Since the home is new the wiring is probably either cat 3 (three pair) or cat 5 or 6 (4 pair). The first line is the white/blue pair. Verify how many wires are connected - if you have just one of each, then the home has been wired in a "daisy chain" topology. If you have several, then the "star" topology was used. If the latter, keep all of the same colors connected together and use a small wire nut (dry climates) or a scotchlock connector to make the connection. You can twist the wires and tape as a very temporary solution.

Other pair colors are as follows: white/orange - line 2, white/green - line 3, white/brown - line 4.
#71884 by billsuds
Sat Jan 01, 2011 10:11 am
nn5i wrote:Wow -- spending money for unnecessary thngs that way, either you are very rich or you will soon be very poor. I hope it's the former.

Probably all the jacks in your new house were already connected to each other when it was built, and you need not have called Verizon at all. However, that's history. Find the wires coming from Verizon and disconnect only those wires. If you can't figure out how to disconnect them, then cut them.

To check whether you have disconnected them, plug a phone into each of the inside jacks (one at a time) and see whether you've got a dial tone. When there is none, then plug Ooma into one of them and a phone into each of the others and see whether you've got Ooma dial tone.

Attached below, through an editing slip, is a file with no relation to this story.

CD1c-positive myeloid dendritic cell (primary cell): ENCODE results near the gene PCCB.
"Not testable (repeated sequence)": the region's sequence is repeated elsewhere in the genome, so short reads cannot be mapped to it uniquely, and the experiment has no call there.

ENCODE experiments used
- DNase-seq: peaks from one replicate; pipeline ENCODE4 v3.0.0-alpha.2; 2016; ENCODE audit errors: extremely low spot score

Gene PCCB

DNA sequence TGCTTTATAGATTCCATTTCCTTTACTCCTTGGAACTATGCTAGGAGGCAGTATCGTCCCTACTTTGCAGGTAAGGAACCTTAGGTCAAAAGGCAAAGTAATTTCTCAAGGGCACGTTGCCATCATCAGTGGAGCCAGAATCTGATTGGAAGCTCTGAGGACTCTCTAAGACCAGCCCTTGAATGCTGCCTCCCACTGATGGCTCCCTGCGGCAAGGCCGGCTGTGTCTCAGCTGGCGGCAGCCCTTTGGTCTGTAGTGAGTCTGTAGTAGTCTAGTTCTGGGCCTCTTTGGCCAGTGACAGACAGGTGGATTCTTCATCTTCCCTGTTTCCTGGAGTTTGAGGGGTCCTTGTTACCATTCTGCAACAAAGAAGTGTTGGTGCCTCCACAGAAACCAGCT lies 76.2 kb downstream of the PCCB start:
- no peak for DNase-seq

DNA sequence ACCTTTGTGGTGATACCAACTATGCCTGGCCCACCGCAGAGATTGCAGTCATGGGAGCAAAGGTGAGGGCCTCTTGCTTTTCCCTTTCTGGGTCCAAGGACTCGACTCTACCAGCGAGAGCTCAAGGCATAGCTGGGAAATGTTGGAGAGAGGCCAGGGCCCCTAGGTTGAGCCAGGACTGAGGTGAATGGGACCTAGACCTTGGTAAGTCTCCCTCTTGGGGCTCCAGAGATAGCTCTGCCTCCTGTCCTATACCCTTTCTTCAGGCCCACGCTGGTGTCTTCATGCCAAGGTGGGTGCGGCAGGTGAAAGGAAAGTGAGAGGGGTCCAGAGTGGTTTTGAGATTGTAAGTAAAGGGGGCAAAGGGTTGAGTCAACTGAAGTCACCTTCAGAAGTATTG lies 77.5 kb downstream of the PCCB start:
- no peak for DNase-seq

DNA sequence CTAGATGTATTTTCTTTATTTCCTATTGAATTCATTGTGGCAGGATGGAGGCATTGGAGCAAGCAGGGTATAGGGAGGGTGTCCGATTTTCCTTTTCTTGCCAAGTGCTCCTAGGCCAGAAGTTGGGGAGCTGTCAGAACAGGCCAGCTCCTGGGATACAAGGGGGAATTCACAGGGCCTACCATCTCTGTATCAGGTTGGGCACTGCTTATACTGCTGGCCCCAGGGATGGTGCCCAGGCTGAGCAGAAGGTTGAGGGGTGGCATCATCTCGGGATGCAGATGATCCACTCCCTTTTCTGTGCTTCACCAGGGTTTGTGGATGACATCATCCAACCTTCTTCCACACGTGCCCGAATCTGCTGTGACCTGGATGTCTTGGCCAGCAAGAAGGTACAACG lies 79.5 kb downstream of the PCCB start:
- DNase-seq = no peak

Welcome to Ooma, to the forum, and to the new year.


No not rich - just asking a question. No the jacks were not all connected - three independent wires run to the outside. Was thinking that they would get connected by having a NID installed.
#71885 by billsuds
Sat Jan 01, 2011 10:15 am
southsound wrote:Welcome to ooma and to the forum!

The newer NID boxes sometimes use a swing-away plug for the customer side. If there is no little modular cord, this is probably the case. All you need to do on the customer side is swing the little plug aside. Many of the newer boxes allow you to do this and still close the cover. If not, you will have to disconnect the customer side wiring manually. Do not do anything on the utility side.